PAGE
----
In a November 13, 2002 letter from DMV Claimant was clearly advised that an alternative to proof of ownership would be her furnishing a surety bond pursuant to Vehicle and Traffic Law §2105(d), and necessary forms together with contact numbers and names for assistance were provided.[2] [See, Exhibit 2, Affirmation of Mary B. Kavaney, Assistant Attorney General].

In the interim, Claimant's son made an application in Town Court to withdraw his plea of guilty, a matter that was still pending as of the writing of Lieutenant Murphy's affidavit. After some adjournments, the next scheduled court date was March 26, 2003. Lieutenant Murphy writes that the truck is still being held pursuant to Vehicle and Traffic Law §424, and would be turned over to Ms. Gieseler upon presentation of proof of ownership or the surety bond. Lieutenant Murphy avers that as of March 12, 2003, no action has been taken by Ms. Gieseler with respect to obtaining a surety bond to Lieutenant Murphy's knowledge.

No papers have been submitted by Claimant in opposition to Defendant's motion. The Court notes that the Claim was filed with the Chief Clerk of the Court of Claims on March 6, 2003.

In a motion to dismiss a claim for failure to state a cause of action the movant is held to have conceded the truth of every fact alleged by the Claimant for purposes of the motion. Civil Practice Law and Rules §3211(a)(7). Determination of the motion, generally, does not rest upon resolution of the ultimate facts, but rather on whether those facts asserted make out a claim. See, Stukuls v State of New York, 42 NY2d 272, 275 (1977); cf., Rovello v Orofino Realty Co., Inc., 40 NY2d 633 (1976). However, ". . . bare legal conclusions as well as factual claims flatly contradicted by the record are not entitled to any such consideration . . . (citations omitted). ‘When evidentiary material is considered, the criterion is whether the proponent of the pleading has a cause of action, not whether he has stated one' (Guggenheimer v Ginzburg, . . . [43 NY2d 268], 275). This entails an inquiry into whether or not a material fact claimed by the pleader is a fact at all and whether a significant dispute exists regarding it . . . (citations omitted)." Doria v Masucci, 230 AD2d 764, 765 (2d Dept 1996), lv denied, 89 NY2d 811 (1997).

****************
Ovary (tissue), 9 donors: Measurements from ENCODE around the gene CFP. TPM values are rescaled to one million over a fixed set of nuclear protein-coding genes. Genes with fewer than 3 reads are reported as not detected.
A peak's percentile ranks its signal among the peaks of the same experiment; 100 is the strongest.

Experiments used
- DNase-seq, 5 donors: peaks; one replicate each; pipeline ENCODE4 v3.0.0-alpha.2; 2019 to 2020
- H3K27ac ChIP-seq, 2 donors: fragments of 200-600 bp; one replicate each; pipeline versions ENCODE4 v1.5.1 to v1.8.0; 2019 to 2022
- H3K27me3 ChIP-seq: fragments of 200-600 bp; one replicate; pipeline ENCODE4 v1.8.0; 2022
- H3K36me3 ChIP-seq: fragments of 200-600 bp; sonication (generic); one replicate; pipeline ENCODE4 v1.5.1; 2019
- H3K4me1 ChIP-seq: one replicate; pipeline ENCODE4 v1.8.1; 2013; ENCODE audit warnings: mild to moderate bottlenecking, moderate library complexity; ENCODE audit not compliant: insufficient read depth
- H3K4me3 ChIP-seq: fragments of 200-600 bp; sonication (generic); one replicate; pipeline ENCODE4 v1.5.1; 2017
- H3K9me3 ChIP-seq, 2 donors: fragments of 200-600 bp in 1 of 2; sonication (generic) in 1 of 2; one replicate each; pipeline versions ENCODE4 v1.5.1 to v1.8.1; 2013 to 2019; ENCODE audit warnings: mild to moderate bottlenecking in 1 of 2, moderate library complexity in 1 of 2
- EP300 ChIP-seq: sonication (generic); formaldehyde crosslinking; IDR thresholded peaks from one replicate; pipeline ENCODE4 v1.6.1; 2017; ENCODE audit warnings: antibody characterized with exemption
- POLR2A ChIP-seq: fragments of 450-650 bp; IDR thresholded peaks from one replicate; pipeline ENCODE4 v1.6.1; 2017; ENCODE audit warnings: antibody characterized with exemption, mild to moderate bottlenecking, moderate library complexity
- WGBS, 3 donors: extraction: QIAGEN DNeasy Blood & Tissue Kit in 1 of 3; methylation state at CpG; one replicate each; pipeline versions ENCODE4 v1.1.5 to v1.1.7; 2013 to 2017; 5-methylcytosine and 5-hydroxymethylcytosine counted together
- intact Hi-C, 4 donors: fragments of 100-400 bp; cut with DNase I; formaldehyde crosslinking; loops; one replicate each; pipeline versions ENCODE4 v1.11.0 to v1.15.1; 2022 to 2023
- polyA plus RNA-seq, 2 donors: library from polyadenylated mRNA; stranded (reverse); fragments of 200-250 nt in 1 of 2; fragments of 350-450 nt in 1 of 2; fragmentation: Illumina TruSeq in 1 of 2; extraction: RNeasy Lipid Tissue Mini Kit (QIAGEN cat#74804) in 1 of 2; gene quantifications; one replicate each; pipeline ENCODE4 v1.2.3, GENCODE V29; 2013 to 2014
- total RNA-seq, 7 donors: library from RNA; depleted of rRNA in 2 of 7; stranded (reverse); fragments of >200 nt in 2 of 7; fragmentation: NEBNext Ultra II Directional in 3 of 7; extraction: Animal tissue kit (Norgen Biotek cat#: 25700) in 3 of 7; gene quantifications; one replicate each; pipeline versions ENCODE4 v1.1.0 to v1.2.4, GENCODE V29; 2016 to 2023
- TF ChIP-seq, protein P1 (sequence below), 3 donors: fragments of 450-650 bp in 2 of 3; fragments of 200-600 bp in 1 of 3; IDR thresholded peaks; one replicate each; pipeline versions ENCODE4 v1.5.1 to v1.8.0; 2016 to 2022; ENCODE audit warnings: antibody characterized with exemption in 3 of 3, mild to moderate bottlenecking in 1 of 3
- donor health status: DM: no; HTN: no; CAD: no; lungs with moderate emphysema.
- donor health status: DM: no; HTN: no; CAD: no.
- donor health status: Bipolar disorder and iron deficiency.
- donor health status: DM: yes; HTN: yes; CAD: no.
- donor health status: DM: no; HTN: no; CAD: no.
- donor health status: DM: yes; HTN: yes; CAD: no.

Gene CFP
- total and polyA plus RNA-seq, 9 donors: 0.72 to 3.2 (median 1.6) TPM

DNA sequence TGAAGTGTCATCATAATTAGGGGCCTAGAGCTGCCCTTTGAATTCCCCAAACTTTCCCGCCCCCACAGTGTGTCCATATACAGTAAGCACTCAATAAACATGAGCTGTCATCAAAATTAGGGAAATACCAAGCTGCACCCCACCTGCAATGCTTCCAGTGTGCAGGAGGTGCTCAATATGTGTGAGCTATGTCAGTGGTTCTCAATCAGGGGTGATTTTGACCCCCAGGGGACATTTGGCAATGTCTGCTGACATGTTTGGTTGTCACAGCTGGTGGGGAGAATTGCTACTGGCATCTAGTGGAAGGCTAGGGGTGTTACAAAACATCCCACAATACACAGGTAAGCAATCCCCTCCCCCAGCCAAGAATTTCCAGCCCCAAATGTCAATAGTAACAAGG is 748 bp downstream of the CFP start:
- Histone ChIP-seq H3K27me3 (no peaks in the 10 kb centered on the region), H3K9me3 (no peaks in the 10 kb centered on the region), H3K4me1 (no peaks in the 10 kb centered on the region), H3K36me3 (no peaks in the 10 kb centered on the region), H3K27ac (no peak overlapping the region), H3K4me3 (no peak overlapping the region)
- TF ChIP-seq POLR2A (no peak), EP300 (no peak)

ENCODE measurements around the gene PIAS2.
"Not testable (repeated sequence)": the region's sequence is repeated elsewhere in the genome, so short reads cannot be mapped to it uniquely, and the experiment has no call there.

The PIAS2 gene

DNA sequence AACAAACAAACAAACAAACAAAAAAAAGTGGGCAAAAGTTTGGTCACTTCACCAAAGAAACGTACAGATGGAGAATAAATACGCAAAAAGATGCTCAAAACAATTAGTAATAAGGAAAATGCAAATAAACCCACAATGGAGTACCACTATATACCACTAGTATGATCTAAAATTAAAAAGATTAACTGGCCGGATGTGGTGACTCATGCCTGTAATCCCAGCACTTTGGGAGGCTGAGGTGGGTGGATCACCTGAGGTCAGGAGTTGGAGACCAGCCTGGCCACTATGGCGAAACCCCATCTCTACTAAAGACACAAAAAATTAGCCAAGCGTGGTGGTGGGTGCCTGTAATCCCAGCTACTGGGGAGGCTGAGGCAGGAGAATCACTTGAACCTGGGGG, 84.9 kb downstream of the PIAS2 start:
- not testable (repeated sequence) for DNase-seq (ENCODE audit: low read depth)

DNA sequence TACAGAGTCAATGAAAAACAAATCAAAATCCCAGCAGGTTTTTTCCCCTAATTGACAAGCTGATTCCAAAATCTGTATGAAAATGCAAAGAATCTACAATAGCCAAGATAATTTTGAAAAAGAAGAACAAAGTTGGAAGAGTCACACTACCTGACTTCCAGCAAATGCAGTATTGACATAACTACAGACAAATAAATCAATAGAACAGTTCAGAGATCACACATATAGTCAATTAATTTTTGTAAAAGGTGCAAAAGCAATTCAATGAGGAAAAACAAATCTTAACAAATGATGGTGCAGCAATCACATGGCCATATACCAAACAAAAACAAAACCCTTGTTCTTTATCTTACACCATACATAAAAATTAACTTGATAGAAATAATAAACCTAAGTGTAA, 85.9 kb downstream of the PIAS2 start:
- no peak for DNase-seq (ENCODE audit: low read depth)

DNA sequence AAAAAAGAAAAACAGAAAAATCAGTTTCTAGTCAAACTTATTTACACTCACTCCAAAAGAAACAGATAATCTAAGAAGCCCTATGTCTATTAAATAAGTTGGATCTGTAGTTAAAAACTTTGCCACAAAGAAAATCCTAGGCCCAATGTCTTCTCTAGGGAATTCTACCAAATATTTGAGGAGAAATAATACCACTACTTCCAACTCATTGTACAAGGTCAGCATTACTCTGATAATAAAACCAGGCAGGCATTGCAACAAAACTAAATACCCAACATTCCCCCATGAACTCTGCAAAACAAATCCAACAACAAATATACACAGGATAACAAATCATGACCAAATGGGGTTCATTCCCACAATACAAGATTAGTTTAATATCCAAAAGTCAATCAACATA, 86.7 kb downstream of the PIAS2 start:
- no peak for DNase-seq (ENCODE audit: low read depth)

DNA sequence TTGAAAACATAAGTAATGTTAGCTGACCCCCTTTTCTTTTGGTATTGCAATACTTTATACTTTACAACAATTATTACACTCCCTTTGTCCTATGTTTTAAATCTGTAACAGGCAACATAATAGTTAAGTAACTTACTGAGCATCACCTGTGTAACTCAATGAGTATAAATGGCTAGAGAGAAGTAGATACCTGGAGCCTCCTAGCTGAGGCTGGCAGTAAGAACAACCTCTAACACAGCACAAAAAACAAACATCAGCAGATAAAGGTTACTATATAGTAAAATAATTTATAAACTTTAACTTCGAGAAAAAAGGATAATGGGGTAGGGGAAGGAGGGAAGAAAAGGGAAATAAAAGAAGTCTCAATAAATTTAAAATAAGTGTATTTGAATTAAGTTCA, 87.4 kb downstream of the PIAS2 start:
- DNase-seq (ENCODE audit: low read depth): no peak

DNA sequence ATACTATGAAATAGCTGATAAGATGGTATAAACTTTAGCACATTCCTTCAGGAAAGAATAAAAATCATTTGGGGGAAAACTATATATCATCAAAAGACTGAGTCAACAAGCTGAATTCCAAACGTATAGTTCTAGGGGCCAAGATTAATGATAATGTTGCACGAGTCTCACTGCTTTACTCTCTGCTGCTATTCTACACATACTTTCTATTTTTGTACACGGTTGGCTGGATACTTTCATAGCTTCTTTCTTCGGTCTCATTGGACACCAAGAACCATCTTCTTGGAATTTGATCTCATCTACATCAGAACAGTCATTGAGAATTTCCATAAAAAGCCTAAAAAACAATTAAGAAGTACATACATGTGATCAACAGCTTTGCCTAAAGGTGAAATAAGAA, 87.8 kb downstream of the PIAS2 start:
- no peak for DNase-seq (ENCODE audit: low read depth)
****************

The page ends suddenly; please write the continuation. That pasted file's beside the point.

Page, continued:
In this case, reading the verified Claim - the only sworn statements provided by Claimant - together with the sworn statements of Lieutenant Murphy, as well as the documentary evidence provided as attachments to the claim and as attachments to the present motion, reveals Claimant does not have a cause of action. Omissions in the verified Claim are explained by the Defendant's submissions, creating no significant factual dispute. There is no indication in the Claim that the Claimant ever followed through with the suggestions of both the DMV and the New York State Police concerning the return of her vehicle. Indeed, at the time this Claim was filed, the underlying criminal prosecution had not been resolved. There is no indication that the State's agents have violated any statute or applicable regulation, or otherwise violated any duty owed to this Claimant.

Accordingly, Defendant's Motion Number M-66676 is granted, and Claim Number 107436 is hereby dismissed in its entirety for failure to state a cause of action. Civil Practice Law and Rules §3211(a)(7).

July 22, 2003
White Plains, New York

Judge of the Court of Claims

[1] He later notes that the paperwork for the Chevrolet was correct and it was returned to Kevin Gieseler.
[2] Lieutenant Murphy indicates that DMV sent her "copies of original documents" and instructions on how to handle the matter, on September 10, 2002, but nothing attached to the Claim or the Affirmation by the Assistant Attorney General corresponds with this assertion, except this November 13, 2002 letter.